Change the course of the pandemic: UMass Medical School, Boston tech company at center of national push to – MassLive.com

UMass Medical School in Worcester and a Boston biotechnology company are in the center of a push by the National Institute of Health to increase coronavirus testing results to more than a million a week by September.

The National Institute of Health (NIH) announced on Friday it is investing $248.7 million in new technologies to seven companies including Ginkgo Bioworks.

The Boston-based company is tasked with developing a process that can produces tens of thousands of individual tests results at once. The idea is to have Ginkgo Bioworks work with with universities, schools, public or private companies and local communities, NIH said.

Ginkgo Bioworks will provide end-to-end sample collection and report results within 24-48 hours from sample receipt. The company is expected to perform 50,000 tests per day in September 2020 and 100,000 per day by the end of the year, NIH said.

NIH also awarded UMass Medical School with more than $100 million in grants to participate in the institutes Rapid Acceleration of Diagnostics, or RADx, program.

Chancellor Michael F. Collins said the program could change the course of the pandemic.

The RADx initiative was launched in late April and is supported by federal stimulus funding.

We need to get to a place where you get up in the morning, youre going about your day, you brush your teeth, youre putting your saliva sample or nasal swab, and then you run your test in your home every day to determine if you have COVID, David McManus MD, a professor at UMass Medical Center said in a statement.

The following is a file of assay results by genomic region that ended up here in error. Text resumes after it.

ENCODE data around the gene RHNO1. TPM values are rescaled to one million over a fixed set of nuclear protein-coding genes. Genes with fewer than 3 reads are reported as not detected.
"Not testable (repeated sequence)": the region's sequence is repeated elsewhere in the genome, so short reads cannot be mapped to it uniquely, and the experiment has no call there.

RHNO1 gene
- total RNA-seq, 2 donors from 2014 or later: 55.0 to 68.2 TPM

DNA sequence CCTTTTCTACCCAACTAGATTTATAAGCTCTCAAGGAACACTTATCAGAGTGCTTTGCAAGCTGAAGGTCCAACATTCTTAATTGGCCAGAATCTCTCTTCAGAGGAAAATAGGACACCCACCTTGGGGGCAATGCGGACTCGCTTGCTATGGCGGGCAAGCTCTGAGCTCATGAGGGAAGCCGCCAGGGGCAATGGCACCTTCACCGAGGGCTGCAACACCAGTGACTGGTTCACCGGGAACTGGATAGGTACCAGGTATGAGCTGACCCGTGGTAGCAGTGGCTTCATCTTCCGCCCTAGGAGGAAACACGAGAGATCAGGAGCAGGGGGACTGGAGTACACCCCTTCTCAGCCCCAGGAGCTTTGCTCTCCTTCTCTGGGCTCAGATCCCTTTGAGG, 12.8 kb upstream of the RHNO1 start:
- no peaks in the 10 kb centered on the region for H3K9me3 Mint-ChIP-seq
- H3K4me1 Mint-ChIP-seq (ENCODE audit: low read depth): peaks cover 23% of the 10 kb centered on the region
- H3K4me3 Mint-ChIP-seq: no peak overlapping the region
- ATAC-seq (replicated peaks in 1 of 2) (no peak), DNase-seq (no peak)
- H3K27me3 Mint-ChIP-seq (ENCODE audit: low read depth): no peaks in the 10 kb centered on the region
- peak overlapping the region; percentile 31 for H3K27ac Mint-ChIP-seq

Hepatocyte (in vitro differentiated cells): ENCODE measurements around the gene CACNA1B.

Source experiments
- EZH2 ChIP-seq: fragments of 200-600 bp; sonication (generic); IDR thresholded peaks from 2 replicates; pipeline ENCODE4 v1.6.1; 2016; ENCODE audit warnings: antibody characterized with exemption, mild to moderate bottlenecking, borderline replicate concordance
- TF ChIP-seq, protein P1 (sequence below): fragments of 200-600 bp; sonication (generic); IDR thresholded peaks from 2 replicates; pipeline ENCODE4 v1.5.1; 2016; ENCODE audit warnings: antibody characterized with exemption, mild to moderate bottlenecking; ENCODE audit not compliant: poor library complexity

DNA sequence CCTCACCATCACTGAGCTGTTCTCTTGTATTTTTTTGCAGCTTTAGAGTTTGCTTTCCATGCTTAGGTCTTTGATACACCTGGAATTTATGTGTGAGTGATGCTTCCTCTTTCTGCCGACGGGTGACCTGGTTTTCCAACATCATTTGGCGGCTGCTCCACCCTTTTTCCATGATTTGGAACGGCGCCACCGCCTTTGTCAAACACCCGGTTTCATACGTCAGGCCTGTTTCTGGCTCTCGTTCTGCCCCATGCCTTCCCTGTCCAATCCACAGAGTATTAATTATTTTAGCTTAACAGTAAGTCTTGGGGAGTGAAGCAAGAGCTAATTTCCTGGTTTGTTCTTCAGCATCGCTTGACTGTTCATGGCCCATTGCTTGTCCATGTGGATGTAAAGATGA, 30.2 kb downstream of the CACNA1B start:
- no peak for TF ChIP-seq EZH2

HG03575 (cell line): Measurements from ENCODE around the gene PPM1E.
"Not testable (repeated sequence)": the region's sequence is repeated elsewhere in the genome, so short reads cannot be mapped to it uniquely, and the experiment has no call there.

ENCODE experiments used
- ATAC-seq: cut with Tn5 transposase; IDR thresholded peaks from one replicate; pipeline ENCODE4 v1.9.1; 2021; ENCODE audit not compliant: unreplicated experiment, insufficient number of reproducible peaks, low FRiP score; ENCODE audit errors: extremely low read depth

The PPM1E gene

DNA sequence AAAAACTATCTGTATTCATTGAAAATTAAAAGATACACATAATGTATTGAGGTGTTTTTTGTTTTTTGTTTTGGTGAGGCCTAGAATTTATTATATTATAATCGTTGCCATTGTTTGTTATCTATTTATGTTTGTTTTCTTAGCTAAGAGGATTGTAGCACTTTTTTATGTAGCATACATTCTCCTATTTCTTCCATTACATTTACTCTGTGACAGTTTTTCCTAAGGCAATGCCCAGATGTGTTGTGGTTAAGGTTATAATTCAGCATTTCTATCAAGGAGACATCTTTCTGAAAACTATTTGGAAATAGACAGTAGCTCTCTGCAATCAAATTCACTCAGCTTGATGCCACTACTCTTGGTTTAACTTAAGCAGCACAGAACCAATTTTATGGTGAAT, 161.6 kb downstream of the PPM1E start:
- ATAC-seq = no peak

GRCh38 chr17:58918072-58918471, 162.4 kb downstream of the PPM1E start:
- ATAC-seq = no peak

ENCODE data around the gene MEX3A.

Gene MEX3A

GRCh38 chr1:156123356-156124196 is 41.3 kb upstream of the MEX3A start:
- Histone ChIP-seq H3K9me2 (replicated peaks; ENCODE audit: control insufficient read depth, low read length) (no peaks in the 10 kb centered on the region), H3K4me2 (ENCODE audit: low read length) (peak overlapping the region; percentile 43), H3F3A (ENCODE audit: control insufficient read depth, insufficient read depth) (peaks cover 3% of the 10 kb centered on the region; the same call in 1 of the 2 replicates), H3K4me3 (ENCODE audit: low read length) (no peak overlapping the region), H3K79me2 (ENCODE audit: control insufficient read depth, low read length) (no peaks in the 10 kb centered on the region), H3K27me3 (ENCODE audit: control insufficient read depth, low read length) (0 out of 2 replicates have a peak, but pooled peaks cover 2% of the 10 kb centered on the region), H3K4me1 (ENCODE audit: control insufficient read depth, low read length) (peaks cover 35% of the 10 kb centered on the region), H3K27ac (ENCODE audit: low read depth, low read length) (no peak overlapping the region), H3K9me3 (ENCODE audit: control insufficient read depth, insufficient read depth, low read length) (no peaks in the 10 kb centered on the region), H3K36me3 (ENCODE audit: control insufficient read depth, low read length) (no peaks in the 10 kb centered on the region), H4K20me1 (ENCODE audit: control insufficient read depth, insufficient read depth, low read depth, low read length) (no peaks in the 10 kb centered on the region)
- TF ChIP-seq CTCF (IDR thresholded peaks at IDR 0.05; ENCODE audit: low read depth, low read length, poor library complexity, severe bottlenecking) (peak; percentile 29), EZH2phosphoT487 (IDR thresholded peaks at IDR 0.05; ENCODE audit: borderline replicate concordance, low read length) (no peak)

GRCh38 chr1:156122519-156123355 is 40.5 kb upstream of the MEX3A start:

The companies that received funding from NIH range from small start-ups to large publicly held organizations. The U.S. Food and Drug Administration has provided advice on test validation and is prioritizing the review of emergency use authorization (EUA) for tests supported by RADx, NIH said.

The companies selected Friday were narrowed down through a one week in a scenario that NIH compared to a shark-tank evaluation process. Thirty-one concepts made the cut and moved to Phase 1, which included a four to six-week period of initial technology validation.

The seven tests announced today are the first to be chosen for scale up, manufacturing and delivery to the marketplace through RADx. But more than 20 companies will be considered in the coming weeks.

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